James Clerk Maxwell came up with his thought experiment in 1867. In it, a demon guards a door between two rooms filled with gas. Using its sprightly demonic powers, the creature could open the door when he spotted a particularly fast-moving molecule coming his way. The molecule could then pass into a room, which would become progressively hotter. Likewise, the demon could allow particularly slow-moving molecules to pass out of the warmer room and into the cooler one. By doing so, he creates a growing temperature difference, and therefore, potential energy in the system, without having expended any energy to do it (assuming our magic demon doesn’t eat).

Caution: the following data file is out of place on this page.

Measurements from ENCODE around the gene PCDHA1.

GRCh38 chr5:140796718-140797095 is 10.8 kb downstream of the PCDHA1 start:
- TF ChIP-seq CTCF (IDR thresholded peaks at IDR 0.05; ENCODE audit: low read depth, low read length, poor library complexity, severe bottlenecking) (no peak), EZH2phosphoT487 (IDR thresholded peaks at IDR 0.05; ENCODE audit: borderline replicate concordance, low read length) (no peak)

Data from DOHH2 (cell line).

In the real world, researchers have made little devices that might be used to make a demon-like machine. One of these is a ring-shaped molecule, which is slotted onto a tiny molecular axle. The ring can move along the axle between two different sites, A and B. If left to its own devices, the normal, random movement of molecules will shunt the ring back and forth. When there are many devices, at any given time, half of them should have a ring at one site, and half at the other.